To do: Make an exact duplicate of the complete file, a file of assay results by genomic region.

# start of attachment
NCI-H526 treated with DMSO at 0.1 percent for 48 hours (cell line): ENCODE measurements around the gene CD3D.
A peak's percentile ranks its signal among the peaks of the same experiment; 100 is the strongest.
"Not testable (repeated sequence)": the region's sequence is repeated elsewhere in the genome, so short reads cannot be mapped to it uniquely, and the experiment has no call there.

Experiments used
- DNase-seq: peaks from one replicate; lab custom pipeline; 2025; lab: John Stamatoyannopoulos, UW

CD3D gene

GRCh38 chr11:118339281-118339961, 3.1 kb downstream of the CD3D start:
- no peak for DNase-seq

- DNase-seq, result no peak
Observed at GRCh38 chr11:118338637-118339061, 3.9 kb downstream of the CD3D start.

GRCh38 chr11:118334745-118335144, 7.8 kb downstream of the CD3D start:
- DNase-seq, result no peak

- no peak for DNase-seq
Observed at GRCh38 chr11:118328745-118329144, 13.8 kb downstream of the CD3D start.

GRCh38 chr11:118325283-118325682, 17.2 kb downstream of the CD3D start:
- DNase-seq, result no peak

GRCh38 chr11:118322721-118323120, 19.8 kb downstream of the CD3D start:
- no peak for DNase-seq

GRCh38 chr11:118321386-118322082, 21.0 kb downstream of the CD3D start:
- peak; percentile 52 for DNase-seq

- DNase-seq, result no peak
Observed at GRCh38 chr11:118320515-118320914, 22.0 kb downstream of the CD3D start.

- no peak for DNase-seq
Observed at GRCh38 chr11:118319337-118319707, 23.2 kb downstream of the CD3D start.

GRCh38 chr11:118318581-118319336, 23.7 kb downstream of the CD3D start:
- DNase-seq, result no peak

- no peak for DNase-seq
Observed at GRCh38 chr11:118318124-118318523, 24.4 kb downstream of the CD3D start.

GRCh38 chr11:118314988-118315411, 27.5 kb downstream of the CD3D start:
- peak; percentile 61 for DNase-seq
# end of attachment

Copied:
NCI-H526 treated with DMSO at 0.1 percent for 48 hours (cell line): ENCODE measurements around the gene CD3D.
A peak's percentile ranks its signal among the peaks of the same experiment; 100 is the strongest.
"Not testable (repeated sequence)": the region's sequence is repeated elsewhere in the genome, so short reads cannot be mapped to it uniquely, and the experiment has no call there.

Experiments used
- DNase-seq: peaks from one replicate; lab custom pipeline; 2025; lab: John Stamatoyannopoulos, UW

CD3D gene

GRCh38 chr11:118339281-118339961, 3.1 kb downstream of the CD3D start:
- no peak for DNase-seq

- DNase-seq, result no peak
Observed at GRCh38 chr11:118338637-118339061, 3.9 kb downstream of the CD3D start.

GRCh38 chr11:118334745-118335144, 7.8 kb downstream of the CD3D start:
- DNase-seq, result no peak

- no peak for DNase-seq
Observed at GRCh38 chr11:118328745-118329144, 13.8 kb downstream of the CD3D start.

GRCh38 chr11:118325283-118325682, 17.2 kb downstream of the CD3D start:
- DNase-seq, result no peak

GRCh38 chr11:118322721-118323120, 19.8 kb downstream of the CD3D start:
- no peak for DNase-seq

GRCh38 chr11:118321386-118322082, 21.0 kb downstream of the CD3D start:
- peak; percentile 52 for DNase-seq

- DNase-seq, result no peak
Observed at GRCh38 chr11:118320515-118320914, 22.0 kb downstream of the CD3D start.

- no peak for DNase-seq
Observed at GRCh38 chr11:118319337-118319707, 23.2 kb downstream of the CD3D start.

GRCh38 chr11:118318581-118319336, 23.7 kb downstream of the CD3D start:
- DNase-seq, result no peak

- no peak for DNase-seq
Observed at GRCh38 chr11:118318124-118318523, 24.4 kb downstream of the CD3D start.

GRCh38 chr11:118314988-118315411, 27.5 kb downstream of the CD3D start:
- peak; percentile 61 for DNase-seq